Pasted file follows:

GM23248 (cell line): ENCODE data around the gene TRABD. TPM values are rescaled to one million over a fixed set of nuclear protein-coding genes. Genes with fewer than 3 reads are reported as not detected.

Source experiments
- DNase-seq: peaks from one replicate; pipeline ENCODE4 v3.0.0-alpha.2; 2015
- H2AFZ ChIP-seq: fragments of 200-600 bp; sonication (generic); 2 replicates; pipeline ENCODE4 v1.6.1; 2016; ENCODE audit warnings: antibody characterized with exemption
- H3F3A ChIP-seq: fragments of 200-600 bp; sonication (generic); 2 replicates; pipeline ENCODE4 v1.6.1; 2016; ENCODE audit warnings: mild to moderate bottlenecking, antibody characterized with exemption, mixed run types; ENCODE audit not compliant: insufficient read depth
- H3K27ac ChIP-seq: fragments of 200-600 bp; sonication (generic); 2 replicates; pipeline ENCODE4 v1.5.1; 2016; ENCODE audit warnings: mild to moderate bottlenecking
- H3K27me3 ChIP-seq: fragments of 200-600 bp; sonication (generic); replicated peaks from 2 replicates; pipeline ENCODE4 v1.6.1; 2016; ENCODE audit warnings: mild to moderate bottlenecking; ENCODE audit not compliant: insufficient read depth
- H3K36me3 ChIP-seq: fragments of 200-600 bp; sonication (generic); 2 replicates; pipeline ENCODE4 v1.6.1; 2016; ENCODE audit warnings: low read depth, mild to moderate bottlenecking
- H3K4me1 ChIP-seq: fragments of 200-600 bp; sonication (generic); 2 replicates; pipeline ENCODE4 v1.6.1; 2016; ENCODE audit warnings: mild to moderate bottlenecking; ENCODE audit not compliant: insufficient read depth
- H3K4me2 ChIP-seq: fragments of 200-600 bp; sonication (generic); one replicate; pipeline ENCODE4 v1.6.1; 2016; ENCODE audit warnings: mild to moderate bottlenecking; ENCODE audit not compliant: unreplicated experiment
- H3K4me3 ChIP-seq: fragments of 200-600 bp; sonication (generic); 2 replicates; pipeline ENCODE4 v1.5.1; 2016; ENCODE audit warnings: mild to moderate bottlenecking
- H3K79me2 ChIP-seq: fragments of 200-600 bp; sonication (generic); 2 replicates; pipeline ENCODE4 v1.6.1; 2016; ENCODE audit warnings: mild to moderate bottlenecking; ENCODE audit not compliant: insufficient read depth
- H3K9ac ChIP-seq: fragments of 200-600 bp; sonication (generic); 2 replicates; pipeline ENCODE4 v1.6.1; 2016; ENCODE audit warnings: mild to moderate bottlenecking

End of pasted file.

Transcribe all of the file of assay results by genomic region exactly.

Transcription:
GM23248 (cell line): ENCODE data around the gene TRABD. TPM values are rescaled to one million over a fixed set of nuclear protein-coding genes. Genes with fewer than 3 reads are reported as not detected.

Source experiments
- DNase-seq: peaks from one replicate; pipeline ENCODE4 v3.0.0-alpha.2; 2015
- H2AFZ ChIP-seq: fragments of 200-600 bp; sonication (generic); 2 replicates; pipeline ENCODE4 v1.6.1; 2016; ENCODE audit warnings: antibody characterized with exemption
- H3F3A ChIP-seq: fragments of 200-600 bp; sonication (generic); 2 replicates; pipeline ENCODE4 v1.6.1; 2016; ENCODE audit warnings: mild to moderate bottlenecking, antibody characterized with exemption, mixed run types; ENCODE audit not compliant: insufficient read depth
- H3K27ac ChIP-seq: fragments of 200-600 bp; sonication (generic); 2 replicates; pipeline ENCODE4 v1.5.1; 2016; ENCODE audit warnings: mild to moderate bottlenecking
- H3K27me3 ChIP-seq: fragments of 200-600 bp; sonication (generic); replicated peaks from 2 replicates; pipeline ENCODE4 v1.6.1; 2016; ENCODE audit warnings: mild to moderate bottlenecking; ENCODE audit not compliant: insufficient read depth
- H3K36me3 ChIP-seq: fragments of 200-600 bp; sonication (generic); 2 replicates; pipeline ENCODE4 v1.6.1; 2016; ENCODE audit warnings: low read depth, mild to moderate bottlenecking
- H3K4me1 ChIP-seq: fragments of 200-600 bp; sonication (generic); 2 replicates; pipeline ENCODE4 v1.6.1; 2016; ENCODE audit warnings: mild to moderate bottlenecking; ENCODE audit not compliant: insufficient read depth
- H3K4me2 ChIP-seq: fragments of 200-600 bp; sonication (generic); one replicate; pipeline ENCODE4 v1.6.1; 2016; ENCODE audit warnings: mild to moderate bottlenecking; ENCODE audit not compliant: unreplicated experiment
- H3K4me3 ChIP-seq: fragments of 200-600 bp; sonication (generic); 2 replicates; pipeline ENCODE4 v1.5.1; 2016; ENCODE audit warnings: mild to moderate bottlenecking
- H3K79me2 ChIP-seq: fragments of 200-600 bp; sonication (generic); 2 replicates; pipeline ENCODE4 v1.6.1; 2016; ENCODE audit warnings: mild to moderate bottlenecking; ENCODE audit not compliant: insufficient read depth
- H3K9ac ChIP-seq: fragments of 200-600 bp; sonication (generic); 2 replicates; pipeline ENCODE4 v1.6.1; 2016; ENCODE audit warnings: mild to moderate bottlenecking